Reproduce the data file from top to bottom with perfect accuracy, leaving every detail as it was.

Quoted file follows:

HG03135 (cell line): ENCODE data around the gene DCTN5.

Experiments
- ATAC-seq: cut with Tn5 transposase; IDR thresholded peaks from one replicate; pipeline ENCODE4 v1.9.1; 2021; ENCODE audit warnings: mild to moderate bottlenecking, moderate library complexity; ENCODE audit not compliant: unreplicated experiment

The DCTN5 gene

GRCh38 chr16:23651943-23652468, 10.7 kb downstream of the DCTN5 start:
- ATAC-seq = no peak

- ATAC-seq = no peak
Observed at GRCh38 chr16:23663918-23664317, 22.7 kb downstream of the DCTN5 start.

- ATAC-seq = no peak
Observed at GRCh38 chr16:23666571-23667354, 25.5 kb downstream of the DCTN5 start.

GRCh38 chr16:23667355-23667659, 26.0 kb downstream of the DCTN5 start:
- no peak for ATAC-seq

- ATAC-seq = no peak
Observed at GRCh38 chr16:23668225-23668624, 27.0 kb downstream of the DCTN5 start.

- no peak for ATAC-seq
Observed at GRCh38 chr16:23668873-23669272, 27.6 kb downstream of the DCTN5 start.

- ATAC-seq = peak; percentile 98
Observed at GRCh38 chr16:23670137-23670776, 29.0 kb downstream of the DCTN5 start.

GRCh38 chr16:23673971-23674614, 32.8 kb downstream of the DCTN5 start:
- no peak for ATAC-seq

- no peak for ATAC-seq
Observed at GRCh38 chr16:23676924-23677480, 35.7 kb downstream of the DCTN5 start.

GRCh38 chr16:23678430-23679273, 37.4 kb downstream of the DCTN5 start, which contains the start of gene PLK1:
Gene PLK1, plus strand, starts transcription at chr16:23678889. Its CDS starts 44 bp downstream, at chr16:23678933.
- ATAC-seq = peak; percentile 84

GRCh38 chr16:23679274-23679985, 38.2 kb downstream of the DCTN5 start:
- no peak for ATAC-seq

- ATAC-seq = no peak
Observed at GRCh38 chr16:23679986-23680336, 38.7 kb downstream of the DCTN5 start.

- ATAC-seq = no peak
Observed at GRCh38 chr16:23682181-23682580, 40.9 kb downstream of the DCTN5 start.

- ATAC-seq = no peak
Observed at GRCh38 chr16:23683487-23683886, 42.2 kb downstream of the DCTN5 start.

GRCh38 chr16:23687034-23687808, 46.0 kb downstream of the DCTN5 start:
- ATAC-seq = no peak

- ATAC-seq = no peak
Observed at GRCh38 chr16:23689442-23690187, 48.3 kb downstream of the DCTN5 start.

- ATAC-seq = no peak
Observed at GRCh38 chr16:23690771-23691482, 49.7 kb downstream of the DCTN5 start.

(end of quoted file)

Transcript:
HG03135 (cell line): ENCODE data around the gene DCTN5.

Experiments
- ATAC-seq: cut with Tn5 transposase; IDR thresholded peaks from one replicate; pipeline ENCODE4 v1.9.1; 2021; ENCODE audit warnings: mild to moderate bottlenecking, moderate library complexity; ENCODE audit not compliant: unreplicated experiment

The DCTN5 gene

GRCh38 chr16:23651943-23652468, 10.7 kb downstream of the DCTN5 start:
- ATAC-seq = no peak

- ATAC-seq = no peak
Observed at GRCh38 chr16:23663918-23664317, 22.7 kb downstream of the DCTN5 start.

- ATAC-seq = no peak
Observed at GRCh38 chr16:23666571-23667354, 25.5 kb downstream of the DCTN5 start.

GRCh38 chr16:23667355-23667659, 26.0 kb downstream of the DCTN5 start:
- no peak for ATAC-seq

- ATAC-seq = no peak
Observed at GRCh38 chr16:23668225-23668624, 27.0 kb downstream of the DCTN5 start.

- no peak for ATAC-seq
Observed at GRCh38 chr16:23668873-23669272, 27.6 kb downstream of the DCTN5 start.

- ATAC-seq = peak; percentile 98
Observed at GRCh38 chr16:23670137-23670776, 29.0 kb downstream of the DCTN5 start.

GRCh38 chr16:23673971-23674614, 32.8 kb downstream of the DCTN5 start:
- no peak for ATAC-seq

- no peak for ATAC-seq
Observed at GRCh38 chr16:23676924-23677480, 35.7 kb downstream of the DCTN5 start.

GRCh38 chr16:23678430-23679273, 37.4 kb downstream of the DCTN5 start, which contains the start of gene PLK1:
Gene PLK1, plus strand, starts transcription at chr16:23678889. Its CDS starts 44 bp downstream, at chr16:23678933.
- ATAC-seq = peak; percentile 84

GRCh38 chr16:23679274-23679985, 38.2 kb downstream of the DCTN5 start:
- no peak for ATAC-seq

- ATAC-seq = no peak
Observed at GRCh38 chr16:23679986-23680336, 38.7 kb downstream of the DCTN5 start.

- ATAC-seq = no peak
Observed at GRCh38 chr16:23682181-23682580, 40.9 kb downstream of the DCTN5 start.

- ATAC-seq = no peak
Observed at GRCh38 chr16:23683487-23683886, 42.2 kb downstream of the DCTN5 start.

GRCh38 chr16:23687034-23687808, 46.0 kb downstream of the DCTN5 start:
- ATAC-seq = no peak

- ATAC-seq = no peak
Observed at GRCh38 chr16:23689442-23690187, 48.3 kb downstream of the DCTN5 start.

- ATAC-seq = no peak
Observed at GRCh38 chr16:23690771-23691482, 49.7 kb downstream of the DCTN5 start.